Toxic and Hazardous Substance Exposure
DHHS (NIOSH) Publication Number 2004-101
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This checklist covers regulations issued by the U.S. Department of Labor, Occupational Safety and Health Administration (OSHA) under the general industry standards 29 CFR 1910.1000 to 1910.1500. These regulations are designed to protect workers from exposure to toxic and hazardous substances. The regulations cited apply only to private employers and their employees, unless adopted by a State agency and applied to other groups such as public employees.
Regulations dealing with toxic and hazardous substance exposures at construction sites are different. Please consult 29 CFR 1926.55, and use the checklist Noise, Radiation, and Other Exposures for Construction for construction, alteration, demolition, or repair that includes painting and decorating.
Compliance with this section of the OSHA regulations cannot be determined accurately using a self-inspection checklist. Complex judgments regarding chemical toxicity, duration of exposure, sensitive populations, adequacy of personal protective equipment in use, and unique operating circumstances that may be encountered in a career-technical school setting make a “yes or no” evaluation inappropriate. However, the following general questions can be asked to determine which areas need further study. career-technical school management is strongly urged to seek outside expert professional assistance if the health of workers who are exposed to chemical substances is uncertain.
Questions marked with this symbol may require the help of an outside expert.
- Are career-technical program activities controlled to prevent airborne chemical gas, mist, vapor, fumes, or dust from being generated and released into a person’s breathing area?Note: Airborne concentrations of hazardous substances above an acceptable limit are considered excessive and are usually determined by air monitoring. If you suspect a problem exists, consult an expert.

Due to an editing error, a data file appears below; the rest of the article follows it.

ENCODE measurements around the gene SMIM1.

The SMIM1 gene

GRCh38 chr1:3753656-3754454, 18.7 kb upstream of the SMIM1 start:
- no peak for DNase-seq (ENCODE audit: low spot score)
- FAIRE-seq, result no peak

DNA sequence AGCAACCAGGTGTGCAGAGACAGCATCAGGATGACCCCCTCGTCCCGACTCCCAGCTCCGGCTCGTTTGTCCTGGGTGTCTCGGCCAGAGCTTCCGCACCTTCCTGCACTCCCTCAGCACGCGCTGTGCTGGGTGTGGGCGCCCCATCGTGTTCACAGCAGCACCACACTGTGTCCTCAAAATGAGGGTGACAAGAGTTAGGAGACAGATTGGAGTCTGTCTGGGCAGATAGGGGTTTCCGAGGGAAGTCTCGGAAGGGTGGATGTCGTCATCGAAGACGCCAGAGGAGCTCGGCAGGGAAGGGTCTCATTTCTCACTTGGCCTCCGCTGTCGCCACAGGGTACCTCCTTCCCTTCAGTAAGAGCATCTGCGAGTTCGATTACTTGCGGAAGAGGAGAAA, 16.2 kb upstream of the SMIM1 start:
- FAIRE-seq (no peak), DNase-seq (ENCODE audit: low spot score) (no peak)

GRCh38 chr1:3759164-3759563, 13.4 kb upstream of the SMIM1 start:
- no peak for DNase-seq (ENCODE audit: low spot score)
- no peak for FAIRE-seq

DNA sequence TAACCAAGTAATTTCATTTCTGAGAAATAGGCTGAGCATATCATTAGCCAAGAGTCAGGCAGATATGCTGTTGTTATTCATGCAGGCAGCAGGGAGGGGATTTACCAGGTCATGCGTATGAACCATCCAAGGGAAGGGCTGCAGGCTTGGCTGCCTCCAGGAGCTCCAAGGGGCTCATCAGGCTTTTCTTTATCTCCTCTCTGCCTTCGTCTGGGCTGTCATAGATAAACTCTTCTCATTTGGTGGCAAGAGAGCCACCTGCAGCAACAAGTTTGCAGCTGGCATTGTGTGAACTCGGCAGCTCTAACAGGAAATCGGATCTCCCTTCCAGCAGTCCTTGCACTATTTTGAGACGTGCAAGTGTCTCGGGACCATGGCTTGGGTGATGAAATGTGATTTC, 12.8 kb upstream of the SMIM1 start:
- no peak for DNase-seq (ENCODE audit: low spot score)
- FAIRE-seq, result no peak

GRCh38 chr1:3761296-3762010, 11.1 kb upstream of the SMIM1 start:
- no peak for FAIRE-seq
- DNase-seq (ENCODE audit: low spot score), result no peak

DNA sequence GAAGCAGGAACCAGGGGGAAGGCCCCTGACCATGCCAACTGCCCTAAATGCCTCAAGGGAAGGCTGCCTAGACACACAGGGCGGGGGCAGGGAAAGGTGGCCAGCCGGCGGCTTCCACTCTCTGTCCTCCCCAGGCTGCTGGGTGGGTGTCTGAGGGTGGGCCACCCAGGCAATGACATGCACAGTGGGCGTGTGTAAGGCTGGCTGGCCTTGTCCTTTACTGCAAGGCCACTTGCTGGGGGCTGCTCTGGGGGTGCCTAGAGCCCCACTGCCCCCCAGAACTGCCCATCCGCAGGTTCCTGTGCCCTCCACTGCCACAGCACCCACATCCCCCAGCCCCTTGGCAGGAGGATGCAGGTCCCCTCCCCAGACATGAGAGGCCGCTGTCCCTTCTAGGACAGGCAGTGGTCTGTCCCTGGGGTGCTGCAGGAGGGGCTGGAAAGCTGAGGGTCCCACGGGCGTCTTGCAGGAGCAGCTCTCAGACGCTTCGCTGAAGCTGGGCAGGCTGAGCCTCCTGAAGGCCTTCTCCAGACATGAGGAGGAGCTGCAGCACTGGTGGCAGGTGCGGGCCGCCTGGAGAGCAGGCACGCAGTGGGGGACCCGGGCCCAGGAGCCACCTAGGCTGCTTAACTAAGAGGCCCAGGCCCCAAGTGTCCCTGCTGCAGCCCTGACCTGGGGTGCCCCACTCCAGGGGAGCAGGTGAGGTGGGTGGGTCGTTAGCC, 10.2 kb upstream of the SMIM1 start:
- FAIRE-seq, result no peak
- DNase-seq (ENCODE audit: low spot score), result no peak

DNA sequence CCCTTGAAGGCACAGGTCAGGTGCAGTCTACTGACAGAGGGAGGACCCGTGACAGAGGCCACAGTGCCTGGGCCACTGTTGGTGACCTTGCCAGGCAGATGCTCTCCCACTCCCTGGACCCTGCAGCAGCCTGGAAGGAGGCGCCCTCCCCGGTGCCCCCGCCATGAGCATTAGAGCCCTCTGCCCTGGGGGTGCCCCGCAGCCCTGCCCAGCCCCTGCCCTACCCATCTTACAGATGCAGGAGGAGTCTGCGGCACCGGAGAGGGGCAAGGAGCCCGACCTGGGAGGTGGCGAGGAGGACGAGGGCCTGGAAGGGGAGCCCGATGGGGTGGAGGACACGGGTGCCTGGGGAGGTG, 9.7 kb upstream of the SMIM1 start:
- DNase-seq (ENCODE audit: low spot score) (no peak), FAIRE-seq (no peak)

- Are school personnel and students free from medical complaints or symptoms that could be associated with classroom activities or career-technical programs?Note: Such symptoms might include headache; nausea; vomiting; drowsiness; vision problems; skin or lung irritation; itching; excessive watering of the eyes; sleeplessness; coughing; excess sputum; impaired motor skills or coordination; skin, teeth, or gum discoloration; and hair loss.
- In areas where individual exposures are suspected to be above acceptable limits, has air monitoring been performed?
- Are affected persons provided with written copies of air monitoring results?
- Are persons who are exposed to hazardous substances above the permissible exposure limits provided with appropriate personal protective equipment (such as respirators) on an interim basis until engineering or administrative controls reduce exposures below permissible exposure limits?
- If chemical exposures exceed OSHA permissible exposure limits, are engineering or administrative controls being implemented?Note: Regardless of the situation, every effort should be made to reduce or eliminate all exposures.
- Are students or employees included in a medical surveillance program appropriate for the types of chemicals to which they are exposed?
- Are appropriate housekeeping practices enforced to prevent any buildup of contaminants on exposed surfaces?
- Are appropriate personal hygiene practices enforced such as washing hands, use of separate work clothing, prohibition against eating, drinking, and applying cosmetics?
- Is appropriate personal protective equipment (PPE) provided such as gloves, aprons, goggles, etc. to protect against exposure? (see checklist entitled Personal Protective Equipment)
- Are students or school personnel trained regarding the hazards of chemicals to which they might be exposed?
- In laboratory settings, is a written chemical hygiene plan available describing the appropriate precautions and procedures that will be followed to protect students and employees from the chemical hazards?